Many Al-Qaeda and Taliban-linked jihadists are living in luxury, enjoying the comforts of an indoor swimming pool, sun-splashed patios, large-screen televisions, king size beds, conjugal visits, and lavish gym facilities, courtesy of Saudi Arabia’s deradicalization center.
“Our focus is on correcting their thoughts, their misconceptions, their deviation from Islam,” Yahya Abu Maghayed, a director at the facility known as the Mohammed bin Nayef (MBN) Counseling and Care Center, told the Agence France-Presse (AFP) news agency during “a golf cart tour of the sprawling, palm tree-lined complex.”
“We make the ‘beneficiaries’ feel they are normal people and still have a chance—a chance to return to society,” added Abu Maghayed, noting that the center avoids calling them prisoners or inmates.
The reform facility is located on the outskirts of the Saudi capital Riyadh.
Abu Maghayed boasts that “86 percent” of the center’s 3,300 graduates have successfully returned to civilian life.
The director indicated that of the remainder 14 percent, “most only showed signs of ‘deviant behavior’ and only a minuscule number relapsed into violent jihad,” reports AFP.
Currently, the two deradicalization centers across Saudi Arabia house an estimated 130 men with the MBN facility holding about 80, including all the former Guantánamo prisoners sent to the kingdom.
“The centers are run by psychologists, social workers, and religious scholars, who engage the typical beneficiaries in a minimum of three months of intensive religious instruction and counseling intended to reverse their radicalization, as well as assistance with job placement or further education after they graduate,” notes Foreign Policy (FP).
Both Saudi and U.S. officials reportedly praise the reform program “as the gold standard for rehabilitating Guantánamo detainees, foreign fighters, terrorists, and their sympathizers,” it adds.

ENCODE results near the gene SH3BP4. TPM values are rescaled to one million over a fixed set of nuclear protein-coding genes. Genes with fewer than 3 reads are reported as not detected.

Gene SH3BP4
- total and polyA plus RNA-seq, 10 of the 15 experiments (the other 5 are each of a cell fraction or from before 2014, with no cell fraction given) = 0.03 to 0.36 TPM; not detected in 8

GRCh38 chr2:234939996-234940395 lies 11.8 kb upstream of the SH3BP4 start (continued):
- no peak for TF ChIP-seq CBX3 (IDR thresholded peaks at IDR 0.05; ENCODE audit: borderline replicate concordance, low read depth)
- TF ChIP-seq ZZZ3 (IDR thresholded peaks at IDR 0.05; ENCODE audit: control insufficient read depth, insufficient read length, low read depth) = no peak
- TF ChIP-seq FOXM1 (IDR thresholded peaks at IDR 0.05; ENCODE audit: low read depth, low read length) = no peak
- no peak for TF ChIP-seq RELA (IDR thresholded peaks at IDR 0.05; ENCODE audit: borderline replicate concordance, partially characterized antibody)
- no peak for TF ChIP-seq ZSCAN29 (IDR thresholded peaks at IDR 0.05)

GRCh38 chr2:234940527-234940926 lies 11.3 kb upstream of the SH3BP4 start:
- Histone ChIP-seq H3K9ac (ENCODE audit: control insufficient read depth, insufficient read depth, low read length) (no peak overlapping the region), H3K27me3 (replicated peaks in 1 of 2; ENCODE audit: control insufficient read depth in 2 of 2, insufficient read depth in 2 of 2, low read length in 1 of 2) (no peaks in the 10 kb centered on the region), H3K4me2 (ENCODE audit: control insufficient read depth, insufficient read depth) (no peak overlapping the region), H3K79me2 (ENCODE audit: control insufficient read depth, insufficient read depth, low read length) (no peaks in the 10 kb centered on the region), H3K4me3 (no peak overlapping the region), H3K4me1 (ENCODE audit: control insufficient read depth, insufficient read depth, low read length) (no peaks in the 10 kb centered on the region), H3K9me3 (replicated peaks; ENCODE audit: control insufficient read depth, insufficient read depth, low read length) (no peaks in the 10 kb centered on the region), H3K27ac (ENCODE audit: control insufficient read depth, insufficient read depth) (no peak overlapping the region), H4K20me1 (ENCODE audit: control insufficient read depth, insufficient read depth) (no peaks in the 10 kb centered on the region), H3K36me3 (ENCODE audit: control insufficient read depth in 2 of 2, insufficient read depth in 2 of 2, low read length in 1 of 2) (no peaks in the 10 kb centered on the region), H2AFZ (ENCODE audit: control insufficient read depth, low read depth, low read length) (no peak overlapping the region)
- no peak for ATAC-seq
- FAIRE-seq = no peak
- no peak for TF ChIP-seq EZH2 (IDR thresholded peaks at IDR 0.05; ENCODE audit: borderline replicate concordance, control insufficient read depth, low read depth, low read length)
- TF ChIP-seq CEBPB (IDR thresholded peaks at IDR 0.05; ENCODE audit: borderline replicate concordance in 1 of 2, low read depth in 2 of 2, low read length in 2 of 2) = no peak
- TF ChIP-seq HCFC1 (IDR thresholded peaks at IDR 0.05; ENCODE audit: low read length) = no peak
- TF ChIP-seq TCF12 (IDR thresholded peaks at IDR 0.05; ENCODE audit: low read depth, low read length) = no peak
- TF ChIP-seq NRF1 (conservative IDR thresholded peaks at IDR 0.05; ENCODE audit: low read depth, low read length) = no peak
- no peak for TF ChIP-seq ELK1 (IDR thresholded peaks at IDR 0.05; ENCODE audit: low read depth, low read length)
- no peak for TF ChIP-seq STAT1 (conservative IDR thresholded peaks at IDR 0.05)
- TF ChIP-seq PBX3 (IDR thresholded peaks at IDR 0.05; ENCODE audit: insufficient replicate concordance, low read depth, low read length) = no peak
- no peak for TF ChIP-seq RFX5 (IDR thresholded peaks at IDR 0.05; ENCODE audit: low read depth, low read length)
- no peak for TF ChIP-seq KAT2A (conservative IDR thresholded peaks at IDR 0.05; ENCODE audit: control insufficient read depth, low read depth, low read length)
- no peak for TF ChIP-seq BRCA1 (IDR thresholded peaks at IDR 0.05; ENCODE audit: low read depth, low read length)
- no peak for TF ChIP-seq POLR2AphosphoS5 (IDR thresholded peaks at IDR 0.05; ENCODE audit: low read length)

AFP suggests that the deradicalization facility is similar to a “five-star” hotel, reporting:
The convicts are housed in a series of low-slung buildings, outfitted with large-screen televisions and king-size beds, all framed by manicured lawns.
Many linked to groups such as Al-Qaeda and the Taliban walk around freely in flowing white robes, and have access to a spacious gym, a banquet hall and furnished apartments reserved for visits from spouses.
The reform “complex” reportedly has an “indoor swimming pool, sun-splashed patios, and liveried staff,” serving as “a cushy halfway house between prison and freedom.”
Despite the war raging in Yemen, Saudi Arabia is expected to liberate up to 13 Yemenis once held at the U.S. military prison in Guantánamo Bay, Cuba, as part of the deradicalization program.
FP describes the group of Yemenis as the “first non-Saudis to graduate from its 13-year-old deradicalization program,” adding that the center’s “namesake has fallen victim to Saudi Arabia’s internal shake-up: Mohammed bin Nayef, the kingdom’s former crown prince and interior minister, was supplanted in June by his cousin Mohammed bin Salman.”
“The new crown prince recently embarked on a purge that has swept aside businessmen and princes tied to the old political order—and the fallout calls into question not only the fate of these Yemeni men, but the program as a whole,” it adds.
U.S. President Donald Trump’s administration has reportedly expressed dismay over Saudi Arabia’s decision to free the Yemenis.